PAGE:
Converting natural gas to liquid fuels is an attractive prospect, particularly where the gas resource is effectively stranded in a remote location, making the conventional routes to market, by long distance pipeline or conversion to liquefied natural gas (LNG) for shipment by sea, uneconomic. The Fischer Tropsch process for converting methane containing gas to waxy paraffins and liquid fuel was discovered in the 1920s. However, it is only much more recently that political, oil and gas market and environmental issues have brought this process to the attention of the international petroleum industry.
The gas to liquids (GTL) process comprises three main process steps, firstly the reforming of natural gas to synthesis gas, a mixture of gases containing hydrogen, carbon monoxide, carbon dioxide and unreacted methane, secondly the Fischer Tropsch (FT) conversion of carbon monoxide and hydrogen to long chain hydrocarbons and thirdly the upgrading and refining of these hydrocarbons into a specific state of liquid fuels.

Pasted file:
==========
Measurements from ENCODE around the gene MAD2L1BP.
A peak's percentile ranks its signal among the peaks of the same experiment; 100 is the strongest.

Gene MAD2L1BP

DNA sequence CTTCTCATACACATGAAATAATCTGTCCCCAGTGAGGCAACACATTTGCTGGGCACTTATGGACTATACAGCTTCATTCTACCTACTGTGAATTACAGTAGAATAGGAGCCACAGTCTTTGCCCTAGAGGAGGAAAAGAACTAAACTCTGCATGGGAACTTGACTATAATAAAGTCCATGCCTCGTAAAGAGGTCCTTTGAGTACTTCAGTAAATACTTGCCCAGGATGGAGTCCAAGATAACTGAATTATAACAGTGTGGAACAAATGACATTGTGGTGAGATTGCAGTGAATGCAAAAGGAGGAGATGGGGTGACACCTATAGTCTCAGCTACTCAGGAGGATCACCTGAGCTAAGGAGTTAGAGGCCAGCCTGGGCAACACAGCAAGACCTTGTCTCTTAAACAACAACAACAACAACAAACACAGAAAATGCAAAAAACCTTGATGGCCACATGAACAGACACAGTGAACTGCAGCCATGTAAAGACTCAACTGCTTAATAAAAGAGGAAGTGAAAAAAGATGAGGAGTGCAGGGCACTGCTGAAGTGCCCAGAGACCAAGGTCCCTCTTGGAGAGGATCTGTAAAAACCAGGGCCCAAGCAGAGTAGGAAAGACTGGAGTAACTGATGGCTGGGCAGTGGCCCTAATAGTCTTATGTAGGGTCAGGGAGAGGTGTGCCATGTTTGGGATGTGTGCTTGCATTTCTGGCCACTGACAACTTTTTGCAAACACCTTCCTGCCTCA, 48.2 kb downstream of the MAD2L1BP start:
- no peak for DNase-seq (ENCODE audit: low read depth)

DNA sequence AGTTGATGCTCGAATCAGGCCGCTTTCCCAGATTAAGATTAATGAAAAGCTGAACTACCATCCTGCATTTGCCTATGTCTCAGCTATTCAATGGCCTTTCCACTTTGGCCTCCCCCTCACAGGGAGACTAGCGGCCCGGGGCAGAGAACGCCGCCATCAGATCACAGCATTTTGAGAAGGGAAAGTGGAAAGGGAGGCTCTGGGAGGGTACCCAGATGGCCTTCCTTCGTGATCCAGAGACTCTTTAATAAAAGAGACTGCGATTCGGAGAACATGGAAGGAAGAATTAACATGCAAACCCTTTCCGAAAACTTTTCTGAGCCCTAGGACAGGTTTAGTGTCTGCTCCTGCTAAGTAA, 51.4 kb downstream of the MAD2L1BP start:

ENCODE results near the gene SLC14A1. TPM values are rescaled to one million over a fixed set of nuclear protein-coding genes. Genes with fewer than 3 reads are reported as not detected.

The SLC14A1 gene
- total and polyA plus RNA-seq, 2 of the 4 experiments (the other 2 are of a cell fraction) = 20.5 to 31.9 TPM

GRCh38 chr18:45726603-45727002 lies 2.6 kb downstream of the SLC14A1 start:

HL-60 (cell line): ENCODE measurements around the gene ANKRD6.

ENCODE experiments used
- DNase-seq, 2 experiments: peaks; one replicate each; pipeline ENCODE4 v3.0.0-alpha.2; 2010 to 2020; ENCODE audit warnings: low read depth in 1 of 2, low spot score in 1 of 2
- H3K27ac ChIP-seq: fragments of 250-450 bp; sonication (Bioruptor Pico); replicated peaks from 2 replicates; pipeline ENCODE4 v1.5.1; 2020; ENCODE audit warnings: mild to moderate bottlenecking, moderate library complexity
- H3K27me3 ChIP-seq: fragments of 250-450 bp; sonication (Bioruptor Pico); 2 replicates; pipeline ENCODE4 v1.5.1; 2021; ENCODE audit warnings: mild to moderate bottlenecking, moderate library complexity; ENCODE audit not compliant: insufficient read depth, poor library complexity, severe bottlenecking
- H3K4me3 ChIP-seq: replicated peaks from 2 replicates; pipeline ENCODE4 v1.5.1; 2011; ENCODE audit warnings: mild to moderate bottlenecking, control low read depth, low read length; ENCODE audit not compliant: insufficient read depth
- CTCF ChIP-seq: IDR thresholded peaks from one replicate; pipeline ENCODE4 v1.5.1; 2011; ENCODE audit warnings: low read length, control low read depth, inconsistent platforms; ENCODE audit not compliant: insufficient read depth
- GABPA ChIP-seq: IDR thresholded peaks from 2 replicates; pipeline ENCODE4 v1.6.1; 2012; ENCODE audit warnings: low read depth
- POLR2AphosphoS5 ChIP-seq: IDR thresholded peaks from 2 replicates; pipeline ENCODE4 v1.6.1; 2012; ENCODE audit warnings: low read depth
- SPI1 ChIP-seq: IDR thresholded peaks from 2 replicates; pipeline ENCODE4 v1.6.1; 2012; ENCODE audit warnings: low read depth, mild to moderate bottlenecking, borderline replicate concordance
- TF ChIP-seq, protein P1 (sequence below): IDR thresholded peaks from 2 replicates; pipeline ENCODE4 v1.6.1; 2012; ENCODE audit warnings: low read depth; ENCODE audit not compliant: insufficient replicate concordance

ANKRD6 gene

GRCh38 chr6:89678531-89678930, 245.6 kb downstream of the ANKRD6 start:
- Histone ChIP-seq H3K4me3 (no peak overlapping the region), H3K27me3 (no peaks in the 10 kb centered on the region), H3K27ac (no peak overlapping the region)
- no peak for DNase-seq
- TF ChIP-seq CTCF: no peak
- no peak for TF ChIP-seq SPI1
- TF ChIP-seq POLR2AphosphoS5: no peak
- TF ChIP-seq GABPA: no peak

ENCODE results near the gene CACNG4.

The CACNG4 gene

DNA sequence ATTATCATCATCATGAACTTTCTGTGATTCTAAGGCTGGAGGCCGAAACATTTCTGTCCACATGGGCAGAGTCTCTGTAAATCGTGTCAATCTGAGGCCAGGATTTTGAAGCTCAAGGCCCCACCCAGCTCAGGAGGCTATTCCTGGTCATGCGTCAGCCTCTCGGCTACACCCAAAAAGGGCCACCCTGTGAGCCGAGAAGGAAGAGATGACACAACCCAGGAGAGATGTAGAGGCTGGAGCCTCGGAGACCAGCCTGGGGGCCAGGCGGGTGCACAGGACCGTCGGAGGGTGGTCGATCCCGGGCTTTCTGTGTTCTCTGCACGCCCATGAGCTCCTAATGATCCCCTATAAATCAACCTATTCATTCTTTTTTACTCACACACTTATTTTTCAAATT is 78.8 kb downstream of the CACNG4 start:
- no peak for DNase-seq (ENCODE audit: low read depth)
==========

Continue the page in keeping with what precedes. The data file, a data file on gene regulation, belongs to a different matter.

Johnson Matthey's DAVY™ technologies together with BP has GTL technology available for project development. The company has long been a supplier of technology for the production of synthesis gas with our expertise forming the basis of over 300 projects worldwide.
Today we offer technologies for the production of synthesis gas based on steam methane reforming, compact reforming, auto thermal reforming, combined reforming and gas heating reforming.
Johnson Matthey, in collaboration, with BP is able to offer fixed bed cobalt based catalytic synthesis. The resulting wax can then be hydrotreated to produce naphtha, diesel and other fuel products.
Contact us for further information on our DAVY and BP GTL process.